Homily, 31 January 2016, Fourth Sunday in Ordinarty Time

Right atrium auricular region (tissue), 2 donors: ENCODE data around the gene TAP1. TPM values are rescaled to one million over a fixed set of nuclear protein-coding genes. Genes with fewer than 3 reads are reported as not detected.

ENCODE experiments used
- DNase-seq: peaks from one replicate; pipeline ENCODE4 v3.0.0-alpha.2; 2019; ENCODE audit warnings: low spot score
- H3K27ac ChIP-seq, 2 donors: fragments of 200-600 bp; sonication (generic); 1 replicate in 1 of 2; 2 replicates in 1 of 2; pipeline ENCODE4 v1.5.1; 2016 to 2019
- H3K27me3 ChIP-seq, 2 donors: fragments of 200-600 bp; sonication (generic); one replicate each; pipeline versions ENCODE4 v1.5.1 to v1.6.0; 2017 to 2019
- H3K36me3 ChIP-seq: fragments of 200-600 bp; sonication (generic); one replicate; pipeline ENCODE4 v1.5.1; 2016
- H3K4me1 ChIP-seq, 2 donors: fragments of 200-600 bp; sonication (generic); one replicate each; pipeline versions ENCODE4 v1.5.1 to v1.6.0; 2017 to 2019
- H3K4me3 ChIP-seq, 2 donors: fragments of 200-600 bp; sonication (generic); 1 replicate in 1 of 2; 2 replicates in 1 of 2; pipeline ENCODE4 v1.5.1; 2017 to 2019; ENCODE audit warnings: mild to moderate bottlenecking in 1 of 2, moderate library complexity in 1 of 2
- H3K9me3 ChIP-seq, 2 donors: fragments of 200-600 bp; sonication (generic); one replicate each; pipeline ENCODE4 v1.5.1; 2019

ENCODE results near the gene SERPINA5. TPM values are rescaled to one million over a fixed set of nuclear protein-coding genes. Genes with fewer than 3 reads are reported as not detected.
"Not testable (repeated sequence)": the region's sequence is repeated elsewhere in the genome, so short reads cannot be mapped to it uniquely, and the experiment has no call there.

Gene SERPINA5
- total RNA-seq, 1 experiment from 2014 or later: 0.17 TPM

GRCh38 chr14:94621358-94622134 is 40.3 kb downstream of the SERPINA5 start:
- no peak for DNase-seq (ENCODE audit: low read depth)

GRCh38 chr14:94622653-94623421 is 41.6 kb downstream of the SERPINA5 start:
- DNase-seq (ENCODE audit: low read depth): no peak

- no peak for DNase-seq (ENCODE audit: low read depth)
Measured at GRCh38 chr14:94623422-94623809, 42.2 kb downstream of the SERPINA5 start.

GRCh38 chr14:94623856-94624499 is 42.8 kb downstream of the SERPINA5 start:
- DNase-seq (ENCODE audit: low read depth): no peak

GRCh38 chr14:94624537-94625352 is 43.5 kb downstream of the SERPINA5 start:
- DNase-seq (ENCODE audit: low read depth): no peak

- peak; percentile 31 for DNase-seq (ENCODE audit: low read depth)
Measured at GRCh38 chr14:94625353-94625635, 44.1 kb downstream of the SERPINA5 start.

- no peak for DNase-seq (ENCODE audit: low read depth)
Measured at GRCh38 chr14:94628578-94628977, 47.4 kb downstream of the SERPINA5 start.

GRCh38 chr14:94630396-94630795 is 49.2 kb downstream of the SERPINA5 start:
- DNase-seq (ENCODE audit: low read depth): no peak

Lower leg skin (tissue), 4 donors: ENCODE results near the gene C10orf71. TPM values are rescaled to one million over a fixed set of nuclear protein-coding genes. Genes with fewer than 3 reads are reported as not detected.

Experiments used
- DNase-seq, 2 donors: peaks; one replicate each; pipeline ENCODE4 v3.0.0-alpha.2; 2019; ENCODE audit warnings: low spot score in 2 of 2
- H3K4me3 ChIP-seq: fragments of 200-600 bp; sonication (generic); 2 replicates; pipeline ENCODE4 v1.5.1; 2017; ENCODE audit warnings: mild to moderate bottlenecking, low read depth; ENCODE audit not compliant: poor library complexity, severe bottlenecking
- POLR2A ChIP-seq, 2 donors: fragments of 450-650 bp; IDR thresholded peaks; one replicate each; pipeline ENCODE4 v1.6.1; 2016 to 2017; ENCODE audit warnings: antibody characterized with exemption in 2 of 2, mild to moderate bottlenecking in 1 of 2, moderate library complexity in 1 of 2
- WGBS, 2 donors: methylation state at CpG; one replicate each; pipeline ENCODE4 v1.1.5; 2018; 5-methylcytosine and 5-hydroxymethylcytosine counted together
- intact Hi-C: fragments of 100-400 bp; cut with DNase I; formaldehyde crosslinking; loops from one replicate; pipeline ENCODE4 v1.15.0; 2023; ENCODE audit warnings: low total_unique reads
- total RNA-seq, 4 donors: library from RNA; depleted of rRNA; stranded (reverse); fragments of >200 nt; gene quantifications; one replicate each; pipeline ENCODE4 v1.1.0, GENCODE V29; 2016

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Homily 31 January 2016 Fourth Sunday in Ordinary Time Jeremiah 1:4-5,17-19; Psalm 71:1-2,3-4,5-6,15-17; 1 Corinthians 12:31-13:13  ————— But I shall show you a still more excellent way.—————Every other month I teach the theology of baptism class for new parents. We begin with the Trinitarian formula, the essential words of the sacrament: “I baptize you in the name of the Father, and of the Son, and of the Holy Spirit.” So I ask the parents: “What does the Trinity mean to you? Why does it matter to you that God is a Trinity of Persons and not just one person or even two or four? Do you know how they almost always answer that question? They sit very quietly. It’s a hard question but an important one because the answer ought to influence how we think about family life and friendship, and how we think about ourselves and about society. So after a few moments of silence, I say to the parents: Let me tell you about Richard of St Victor. He was a mystical theologian who lived more than 800 years ago and who wrote a reflection of the Trinity that I’ve found very helpful. He begins his reflection with a simple statement from St. John: “God is love …” Well, he thought, if God is love then he has to be perfect love. But if there was only one person in God, then God’s love would be self-love, and that just can’t be, for self-love is at best an imperfect kind of love. Perfect love, he continues, requires another person because love must be given to another … and that person should be equal in dignity and therefore also divine. So there must be at least two persons in God. Then comes Richard’s important insight. If love is perfect, then it must be shared not simply between two persons, but with another. Now at this point, my parents look a little startled. Sometimes I get a few giggles or even some disgusted looks. If you think that the highest form of love is romantic love, Richard’s insight seems a little odd. So I ask the parents: how many of you want your spouse to love your child and your child to love your spouse. Isn’t family life best when love is given, and returned, and shared? Doesn’t that also describe friendship at it’s best? And that is Richard’s third insight: perfect love is not possessive or exclusive. Anyone who loves will seek the good of the beloved both by finding someone else for him to love and thus finding someone else for him to be loved by. Now this third person must also be equal in dignity to the others and therefore must also be divine. If God is love, Richard concluded, then it makes sense that God must be a Trinity of Persons. Although Richard’s argument is framed in the logical academic style of the Middle Ages, I’ve found it very helpful in my spiritual life.—————But of course, Richard’s musing on the Trinity still doesn’t answer my original question. So I ask the parents one more time: why does it matter to you that God is a Trinity? My answer is that it matters because we are made in the image of God. We show forth the image of God only when we love and care for others. “It is not good for the man to be alone,” said God of Adam. It’s that simple.—————Love grows with the help of grace, and as it grows, possessiveness and exclusiveness will fall away. What becomes important is simply the good of the beloved. But what does that mean? What is “the good?” Before you answer, remember that Jesus said “love your enemies …” If the Christian insight is that everyone is made in the Image of God, it is also Christian insight that everyone is stained by Original Sin. Thus there is a tension in each of us between light and darkness. It’s why we aren’t surprised when non-believers are good people and when professed Christians behave quite badly. If love means seeking the good for others, then it means we have to be merciful and not simply just. We have to do what we can to help someone to develop the good that is in him, by helping him to love God and neighbor. It also means we have to help him turn away from darkness and toward the light of Christ. We can love our enemies. If you reflect on today’s Gospel, you see this aspect of love played out. Jesus had proclaimed the good news to those who knew him. He also confronted them with their darkness. When they responded in fury he didn’t condemn or fight back, he simply went away, preventing them from sinning further and giving them time to reflect and repent. So loving someone, wanting the good for him, can be a challenge. It doesn’t always lead to happiness, especially in the short term.—————Finally, it’s important to understand that love isn’t simply a feeling. Love is a virtue founded on grace, and like all virtues, it must become a habit. But turning virtuous acts into a lifelong habit takes practice and determination. Paul says it this way: “When I was a child, I used to talk as a child, think as a child, reason as a child; when I became a man, I put aside childish things.” Paul’s words in the reading today are simply a guide for growing in the virtue of love, what he calls the more excellent way. His instructions are an examination of conscience, but not simply a review of what we have done and what we have failed to do, but also of our motivations: If I give away everything I own, and if I hand over my body so that I may boast, but do not have love, I gain nothing.—————Why does it matter that God is Trinity and that we are made in his image? It matters because if we understand how we are made, then we can see the way forward even if we see it indistinctly. There are many ways forward in life, but the greatest of these is love. It is the more excellent way.